Delayed Open Access – an overlooked high-impact category of openly available scientific literature:
“Delayed open access (OA) refers to scholarly articles in subscription journals made available openly on the web directly through the publisher at the expiry of a set embargo period. Though a substantial number of journals have practiced delayed OA since they started publishing e-versions, empirical studies concerning open access have often overlooked this body of literature. This study provides comprehensive quantitative measurements by identifying delayed OA journals, collecting data concerning their publication volumes, embargo lengths, and citation rates. Altogether 492 journals were identified, publishing a combined total of 111 312 articles in 2011. 77,8 % of these articles were made open access within 12 months from publication, with 85,4 % becoming available within 24 months. A journal impact factor analysis revealed that delayed OA journals have on average twice as high average citation rates compared to closed subscription journals, and three times as high as immediate OA journals. Overall the results demonstrate that delayed OA journals constitute an important segment of the openly available scholarly journal literature, both by their sheer article volume as well as by including a substantial proportion of high impact journals.”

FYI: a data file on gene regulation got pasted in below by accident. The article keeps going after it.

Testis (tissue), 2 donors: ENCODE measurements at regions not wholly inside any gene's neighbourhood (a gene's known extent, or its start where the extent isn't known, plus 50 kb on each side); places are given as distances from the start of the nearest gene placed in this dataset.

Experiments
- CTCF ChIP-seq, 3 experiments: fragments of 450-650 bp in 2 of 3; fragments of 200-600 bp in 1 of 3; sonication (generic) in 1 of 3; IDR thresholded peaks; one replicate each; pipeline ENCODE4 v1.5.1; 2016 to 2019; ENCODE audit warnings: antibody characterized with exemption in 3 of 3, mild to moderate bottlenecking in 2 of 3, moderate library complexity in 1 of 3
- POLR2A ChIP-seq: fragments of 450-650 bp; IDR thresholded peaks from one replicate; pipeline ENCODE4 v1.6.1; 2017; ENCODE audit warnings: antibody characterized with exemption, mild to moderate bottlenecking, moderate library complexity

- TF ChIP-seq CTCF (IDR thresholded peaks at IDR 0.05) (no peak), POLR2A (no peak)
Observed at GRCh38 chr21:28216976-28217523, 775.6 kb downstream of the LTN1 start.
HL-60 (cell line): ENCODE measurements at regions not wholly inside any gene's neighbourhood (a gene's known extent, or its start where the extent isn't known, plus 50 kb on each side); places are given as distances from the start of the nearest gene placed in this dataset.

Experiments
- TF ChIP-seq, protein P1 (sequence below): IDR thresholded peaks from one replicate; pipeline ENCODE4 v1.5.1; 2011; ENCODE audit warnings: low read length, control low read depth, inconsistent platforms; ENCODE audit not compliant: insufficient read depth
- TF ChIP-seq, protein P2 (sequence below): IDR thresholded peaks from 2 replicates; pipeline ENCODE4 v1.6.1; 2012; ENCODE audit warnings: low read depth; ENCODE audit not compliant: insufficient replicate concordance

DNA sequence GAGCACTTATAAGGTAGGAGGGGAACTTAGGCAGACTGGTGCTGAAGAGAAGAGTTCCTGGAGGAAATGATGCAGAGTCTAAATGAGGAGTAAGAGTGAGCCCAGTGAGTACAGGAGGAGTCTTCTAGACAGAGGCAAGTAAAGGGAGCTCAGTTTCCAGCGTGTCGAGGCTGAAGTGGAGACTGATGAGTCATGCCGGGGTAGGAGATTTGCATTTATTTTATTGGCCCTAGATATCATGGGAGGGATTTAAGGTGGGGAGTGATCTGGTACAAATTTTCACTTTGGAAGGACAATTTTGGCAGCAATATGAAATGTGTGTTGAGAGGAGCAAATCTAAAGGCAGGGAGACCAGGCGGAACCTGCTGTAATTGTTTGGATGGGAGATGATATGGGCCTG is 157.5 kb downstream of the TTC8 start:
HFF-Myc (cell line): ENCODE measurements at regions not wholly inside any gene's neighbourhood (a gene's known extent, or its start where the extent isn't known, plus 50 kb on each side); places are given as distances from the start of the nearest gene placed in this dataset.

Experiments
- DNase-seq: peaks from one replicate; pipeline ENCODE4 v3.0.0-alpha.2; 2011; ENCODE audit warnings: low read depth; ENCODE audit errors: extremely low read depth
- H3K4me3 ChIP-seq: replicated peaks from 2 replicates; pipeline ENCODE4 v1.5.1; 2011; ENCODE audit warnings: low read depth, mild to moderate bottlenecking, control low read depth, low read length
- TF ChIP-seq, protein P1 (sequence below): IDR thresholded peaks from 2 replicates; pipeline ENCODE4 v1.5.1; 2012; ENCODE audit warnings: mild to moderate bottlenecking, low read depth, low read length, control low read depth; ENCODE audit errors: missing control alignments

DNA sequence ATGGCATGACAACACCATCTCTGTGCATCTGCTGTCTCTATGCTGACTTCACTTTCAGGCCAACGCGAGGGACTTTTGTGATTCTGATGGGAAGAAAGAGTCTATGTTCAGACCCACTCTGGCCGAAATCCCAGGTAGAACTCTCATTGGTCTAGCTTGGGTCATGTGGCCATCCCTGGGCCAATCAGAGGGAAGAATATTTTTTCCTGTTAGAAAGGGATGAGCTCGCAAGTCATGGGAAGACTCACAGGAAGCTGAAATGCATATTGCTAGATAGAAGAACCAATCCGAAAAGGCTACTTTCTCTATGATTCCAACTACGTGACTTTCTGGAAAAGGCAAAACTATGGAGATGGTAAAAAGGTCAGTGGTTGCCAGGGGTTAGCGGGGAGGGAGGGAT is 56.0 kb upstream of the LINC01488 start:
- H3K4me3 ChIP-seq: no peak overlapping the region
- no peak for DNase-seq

URL : http://hanken.halvi.helsinki.fi/portal/en/publications/delayed-open-access%28a2eb7a79-1078-4657-9d57-4f9f5a1ff228%29.html
Does Online Availability Increase Citations? Theory and Evidence from a Panel of Economics and Business Journals :
“Does online availability boost citations? The answer has implications for issues ranging from the value of a citation to the sustainability of open-access journals. Using panel data on citations to economics and business journals, we show that the enormous effects found in previous studies were an artifact of their failure to control for article quality, disappearing once we add fixed effects as controls. The absence of an aggregate effect masks heterogeneity across platforms: JSTOR stands apart from others, boosting citations around 10%. We examine other sources of heterogeneity including whether JSTOR increases cites from authors in developing more than developed countries and increases cites to “long-tail” more than “superstar” articles. Our theoretical analysis informs the econometric specification and allows us to translate our results for citation increases into welfare terms.”
URL : http://ssrn.com/abstract=1746243
Comparing journals from different fields of Science and Social Science through a JCR Subject Categories Normalized Impact Factor :